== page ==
Use this URL to cite or link to this record in EThOS: http://ethos.bl.uk/OrderDetails.do?uin=uk.bl.ethos.657272
Title: The role of inhibin and oestradiol in the control of gonadotrophin secretion in the ewe
Author: Mann, George Edward
Awarding Body: University of Edinburgh
Current Institution: University of Edinburgh
Date of Award: 1991
Availability of Full Text:
Access from EThOS:
Full text unavailable from EThOS. Please try the link below.
Access from Institution:
Abstract:
The main aims of the studies described in this thesis were firstly to determine the source of inhibin from the ovary of the sheep, and secondly to investigate the physiological role of inhibin in the control of gonadotrophin production, particularly that of FSH. The source of ovarian inhibin production was investigated by measuring inhibin secretion directly from the ovary in vivo, and by individual follicles in vitro. Inhibin secretion did not differ between animals at different stages of the luteal and follicular phase of the oestrous cycle. The secretion rate of inhibin was unaffected by the presence or absence of luteal tissue leading to the suggestion that, in the sheep, the corpus luteum does not produce significant quantities of inhibin. The results of these studies indicated that, like oestradiol, the majority of inhibin is produced by large (≥3mm) antral follicles. However, while most oestradiol was secreted by the large oestrogenic follicle(s), a significant amount of inhibin was also produced by large non-oestrogenic atretic follicles and by small antral follicles. A series of experiments involving passive immunisation against inhibin and/or oestradiol were then undertaken to investigate the relative importance of these two hormones in the control of gonadotrophin production. Peripheral LH concentrations were unaffected by immunisation against inhibin, and in a further experiment administration of inhibin in 'steroid stripped' ovine follicular fluid was shown to have no effect on the timing or magnitude of the oestradiol benzoate-induced LH surge in ovariectomised ewes, or on the concentration of LH following acute ovariectomy. In the passive immunisation studies, injection of antibodies to inhibin or oestradiol resulted in a highly significant, though transitory rise in the peripheral plasma concentration of FSH during both the luteal and follicular phases of the oestrus cycle, while combined immunisation against both hormones resulted in a significantly larger rise in FSH concentration of similar size to that seen following acute ovariectomy. Furthermore, treatment with physiological quantities of inhibin or oestradiol was found to partly prevent the rise in FSH concentration seen following acute ovariectomy, while a combined treatment with both hormones completely prevented this rise. Finally, immunisation against inhibin or oestradiol was shown to cause a large increase in the number of follicles per ovary, resulting in an increase in ovarian inhibin secretion following immunisation against oestradiol, and an increase in ovarian oestradiol secretion following immunisation against inhibin. These results indicate that inhibin plays an important physiological role in the control of FSH secretion during both the luteal and follicular stages of the sheep oestrous cycle, and suggest that inhibin and oestradiol act together in the control of FSH secretion.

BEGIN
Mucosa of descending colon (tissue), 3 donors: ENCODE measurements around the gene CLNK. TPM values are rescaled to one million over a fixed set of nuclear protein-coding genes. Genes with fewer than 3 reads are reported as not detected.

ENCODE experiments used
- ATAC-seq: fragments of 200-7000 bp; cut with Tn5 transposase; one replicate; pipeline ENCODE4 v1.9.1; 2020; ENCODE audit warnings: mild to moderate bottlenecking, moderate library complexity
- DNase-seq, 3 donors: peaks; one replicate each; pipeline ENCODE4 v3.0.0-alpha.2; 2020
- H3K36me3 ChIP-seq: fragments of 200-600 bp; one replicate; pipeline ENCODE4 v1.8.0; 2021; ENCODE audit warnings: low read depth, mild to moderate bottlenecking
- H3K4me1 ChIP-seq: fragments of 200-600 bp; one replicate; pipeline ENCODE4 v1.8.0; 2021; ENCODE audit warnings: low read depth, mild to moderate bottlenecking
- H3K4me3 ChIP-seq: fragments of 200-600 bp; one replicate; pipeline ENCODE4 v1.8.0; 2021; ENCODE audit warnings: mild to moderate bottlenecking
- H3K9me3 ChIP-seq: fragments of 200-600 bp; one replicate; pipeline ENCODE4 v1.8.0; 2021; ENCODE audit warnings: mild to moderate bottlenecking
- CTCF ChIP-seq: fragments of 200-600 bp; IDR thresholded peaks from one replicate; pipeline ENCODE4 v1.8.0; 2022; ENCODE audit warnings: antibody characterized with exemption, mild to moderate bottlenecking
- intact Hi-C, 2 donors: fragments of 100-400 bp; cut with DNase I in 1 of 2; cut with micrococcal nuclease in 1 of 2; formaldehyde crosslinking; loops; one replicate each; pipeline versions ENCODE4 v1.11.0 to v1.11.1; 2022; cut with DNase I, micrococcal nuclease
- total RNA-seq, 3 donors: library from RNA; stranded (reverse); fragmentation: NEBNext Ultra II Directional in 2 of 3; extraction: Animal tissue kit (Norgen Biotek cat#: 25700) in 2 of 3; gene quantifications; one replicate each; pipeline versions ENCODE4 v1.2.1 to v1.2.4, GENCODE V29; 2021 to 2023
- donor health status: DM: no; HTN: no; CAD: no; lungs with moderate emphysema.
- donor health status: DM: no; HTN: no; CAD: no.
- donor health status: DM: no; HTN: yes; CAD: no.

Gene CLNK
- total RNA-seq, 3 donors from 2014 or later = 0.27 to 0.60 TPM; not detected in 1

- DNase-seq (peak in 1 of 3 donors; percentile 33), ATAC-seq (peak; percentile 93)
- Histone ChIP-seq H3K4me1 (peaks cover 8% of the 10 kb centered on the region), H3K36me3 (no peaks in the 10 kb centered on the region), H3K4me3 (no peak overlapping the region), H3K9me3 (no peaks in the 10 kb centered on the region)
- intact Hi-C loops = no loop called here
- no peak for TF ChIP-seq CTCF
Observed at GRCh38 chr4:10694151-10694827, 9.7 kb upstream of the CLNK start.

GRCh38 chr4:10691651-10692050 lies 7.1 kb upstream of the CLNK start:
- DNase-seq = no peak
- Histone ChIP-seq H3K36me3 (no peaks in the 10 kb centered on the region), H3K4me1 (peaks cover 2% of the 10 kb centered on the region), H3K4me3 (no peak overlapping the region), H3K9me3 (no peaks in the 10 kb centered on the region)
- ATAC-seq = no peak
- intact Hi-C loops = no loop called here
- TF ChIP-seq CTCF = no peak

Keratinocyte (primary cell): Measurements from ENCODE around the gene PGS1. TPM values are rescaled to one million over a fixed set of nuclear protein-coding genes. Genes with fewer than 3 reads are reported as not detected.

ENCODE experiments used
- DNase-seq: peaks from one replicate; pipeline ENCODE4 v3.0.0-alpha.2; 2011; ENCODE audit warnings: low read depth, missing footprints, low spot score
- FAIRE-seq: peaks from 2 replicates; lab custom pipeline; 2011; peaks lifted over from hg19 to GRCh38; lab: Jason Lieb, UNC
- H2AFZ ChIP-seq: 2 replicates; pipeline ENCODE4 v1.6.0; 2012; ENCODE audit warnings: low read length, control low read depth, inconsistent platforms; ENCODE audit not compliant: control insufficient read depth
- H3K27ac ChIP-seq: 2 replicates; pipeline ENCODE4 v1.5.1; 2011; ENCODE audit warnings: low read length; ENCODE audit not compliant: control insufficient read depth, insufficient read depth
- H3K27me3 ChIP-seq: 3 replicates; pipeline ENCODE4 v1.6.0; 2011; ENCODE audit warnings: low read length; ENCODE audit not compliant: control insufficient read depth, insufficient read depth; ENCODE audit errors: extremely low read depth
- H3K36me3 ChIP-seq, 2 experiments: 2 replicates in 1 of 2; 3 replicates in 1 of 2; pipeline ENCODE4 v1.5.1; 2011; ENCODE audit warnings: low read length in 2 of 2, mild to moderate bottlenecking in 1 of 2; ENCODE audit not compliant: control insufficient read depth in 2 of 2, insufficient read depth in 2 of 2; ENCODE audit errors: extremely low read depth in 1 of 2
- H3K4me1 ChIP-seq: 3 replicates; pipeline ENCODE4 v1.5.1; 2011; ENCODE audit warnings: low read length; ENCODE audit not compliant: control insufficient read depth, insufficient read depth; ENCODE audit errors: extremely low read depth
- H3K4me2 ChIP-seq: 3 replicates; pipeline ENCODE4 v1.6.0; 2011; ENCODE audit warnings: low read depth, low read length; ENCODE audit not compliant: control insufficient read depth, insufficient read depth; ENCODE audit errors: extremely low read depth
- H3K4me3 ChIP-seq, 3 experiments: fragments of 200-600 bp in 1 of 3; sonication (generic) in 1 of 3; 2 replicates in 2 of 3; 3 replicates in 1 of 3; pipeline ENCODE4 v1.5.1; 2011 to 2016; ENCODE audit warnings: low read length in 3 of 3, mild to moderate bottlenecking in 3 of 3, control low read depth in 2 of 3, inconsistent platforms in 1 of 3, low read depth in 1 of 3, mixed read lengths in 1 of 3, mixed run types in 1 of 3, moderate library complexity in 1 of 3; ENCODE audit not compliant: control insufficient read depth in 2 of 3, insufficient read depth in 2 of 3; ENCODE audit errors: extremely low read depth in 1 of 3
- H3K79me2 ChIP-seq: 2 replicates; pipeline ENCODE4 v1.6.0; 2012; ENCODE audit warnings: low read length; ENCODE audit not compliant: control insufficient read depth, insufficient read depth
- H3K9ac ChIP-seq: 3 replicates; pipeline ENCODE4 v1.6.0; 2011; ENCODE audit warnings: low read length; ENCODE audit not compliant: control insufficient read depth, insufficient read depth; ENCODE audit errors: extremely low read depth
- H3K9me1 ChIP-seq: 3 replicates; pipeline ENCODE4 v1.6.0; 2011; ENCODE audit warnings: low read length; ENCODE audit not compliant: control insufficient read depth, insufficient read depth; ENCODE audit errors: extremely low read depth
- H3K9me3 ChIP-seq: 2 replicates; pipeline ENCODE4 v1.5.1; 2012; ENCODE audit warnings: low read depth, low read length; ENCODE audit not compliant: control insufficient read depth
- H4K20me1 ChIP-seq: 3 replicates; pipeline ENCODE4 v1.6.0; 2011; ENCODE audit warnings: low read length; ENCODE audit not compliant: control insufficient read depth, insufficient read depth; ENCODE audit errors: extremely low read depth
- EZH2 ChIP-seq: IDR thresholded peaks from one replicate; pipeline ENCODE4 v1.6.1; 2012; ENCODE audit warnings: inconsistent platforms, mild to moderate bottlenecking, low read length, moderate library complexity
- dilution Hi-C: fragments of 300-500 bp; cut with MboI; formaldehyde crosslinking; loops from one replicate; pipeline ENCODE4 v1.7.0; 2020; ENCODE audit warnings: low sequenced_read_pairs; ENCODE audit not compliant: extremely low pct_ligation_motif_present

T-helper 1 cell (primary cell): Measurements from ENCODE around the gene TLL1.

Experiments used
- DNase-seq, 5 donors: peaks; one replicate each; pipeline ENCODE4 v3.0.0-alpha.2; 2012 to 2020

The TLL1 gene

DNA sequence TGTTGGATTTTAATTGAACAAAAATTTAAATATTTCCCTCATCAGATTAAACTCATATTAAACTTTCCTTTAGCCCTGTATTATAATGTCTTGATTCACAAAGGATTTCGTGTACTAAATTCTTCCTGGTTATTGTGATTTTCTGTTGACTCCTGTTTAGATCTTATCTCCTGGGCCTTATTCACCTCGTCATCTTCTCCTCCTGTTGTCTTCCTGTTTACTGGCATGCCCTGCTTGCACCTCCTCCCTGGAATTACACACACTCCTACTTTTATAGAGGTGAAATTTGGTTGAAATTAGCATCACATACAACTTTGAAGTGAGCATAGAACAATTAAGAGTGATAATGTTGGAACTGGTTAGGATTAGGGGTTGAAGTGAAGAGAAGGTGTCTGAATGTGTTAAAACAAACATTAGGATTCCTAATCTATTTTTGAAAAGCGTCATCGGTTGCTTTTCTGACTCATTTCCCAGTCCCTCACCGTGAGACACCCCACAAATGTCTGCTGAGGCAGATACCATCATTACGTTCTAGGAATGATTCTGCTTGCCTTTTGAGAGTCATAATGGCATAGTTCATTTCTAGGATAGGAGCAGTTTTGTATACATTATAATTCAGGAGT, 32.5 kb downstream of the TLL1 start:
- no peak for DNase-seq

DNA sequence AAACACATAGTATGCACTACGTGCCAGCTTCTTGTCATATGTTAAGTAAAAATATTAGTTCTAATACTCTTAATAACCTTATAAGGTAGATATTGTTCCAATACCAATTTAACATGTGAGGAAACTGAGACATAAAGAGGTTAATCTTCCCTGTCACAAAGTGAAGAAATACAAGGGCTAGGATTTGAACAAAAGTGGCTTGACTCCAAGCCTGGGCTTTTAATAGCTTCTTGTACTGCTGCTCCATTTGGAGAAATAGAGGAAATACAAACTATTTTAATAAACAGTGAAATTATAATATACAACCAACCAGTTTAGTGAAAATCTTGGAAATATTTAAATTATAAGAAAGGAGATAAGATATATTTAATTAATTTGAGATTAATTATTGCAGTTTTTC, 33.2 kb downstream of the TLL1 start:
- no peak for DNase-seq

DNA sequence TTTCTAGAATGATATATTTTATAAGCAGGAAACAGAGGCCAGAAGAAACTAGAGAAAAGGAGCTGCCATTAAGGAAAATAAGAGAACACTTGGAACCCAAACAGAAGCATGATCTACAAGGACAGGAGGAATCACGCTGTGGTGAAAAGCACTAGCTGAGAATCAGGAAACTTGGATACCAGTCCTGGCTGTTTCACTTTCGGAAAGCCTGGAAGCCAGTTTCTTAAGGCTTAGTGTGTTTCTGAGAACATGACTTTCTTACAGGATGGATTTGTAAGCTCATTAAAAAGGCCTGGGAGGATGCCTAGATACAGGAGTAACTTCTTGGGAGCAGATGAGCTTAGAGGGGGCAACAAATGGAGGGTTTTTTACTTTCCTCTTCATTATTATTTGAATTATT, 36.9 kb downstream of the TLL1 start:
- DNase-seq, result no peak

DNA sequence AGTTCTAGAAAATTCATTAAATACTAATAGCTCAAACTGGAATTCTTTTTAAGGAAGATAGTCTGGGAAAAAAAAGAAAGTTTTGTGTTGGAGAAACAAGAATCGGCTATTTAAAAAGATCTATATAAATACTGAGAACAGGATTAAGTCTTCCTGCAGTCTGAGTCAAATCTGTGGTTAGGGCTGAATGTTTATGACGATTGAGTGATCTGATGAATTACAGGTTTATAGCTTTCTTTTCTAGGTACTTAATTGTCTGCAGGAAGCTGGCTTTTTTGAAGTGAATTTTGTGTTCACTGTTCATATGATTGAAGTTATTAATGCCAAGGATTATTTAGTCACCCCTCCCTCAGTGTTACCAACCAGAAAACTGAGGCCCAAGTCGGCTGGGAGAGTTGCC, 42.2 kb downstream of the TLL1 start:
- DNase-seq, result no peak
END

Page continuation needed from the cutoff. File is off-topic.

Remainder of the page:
Supervisor: Not available Sponsor: Not available
Qualification Name: Thesis (Ph.D.) Qualification Level: Doctoral
EThOS ID: uk.bl.ethos.657272  DOI: Not available
Share: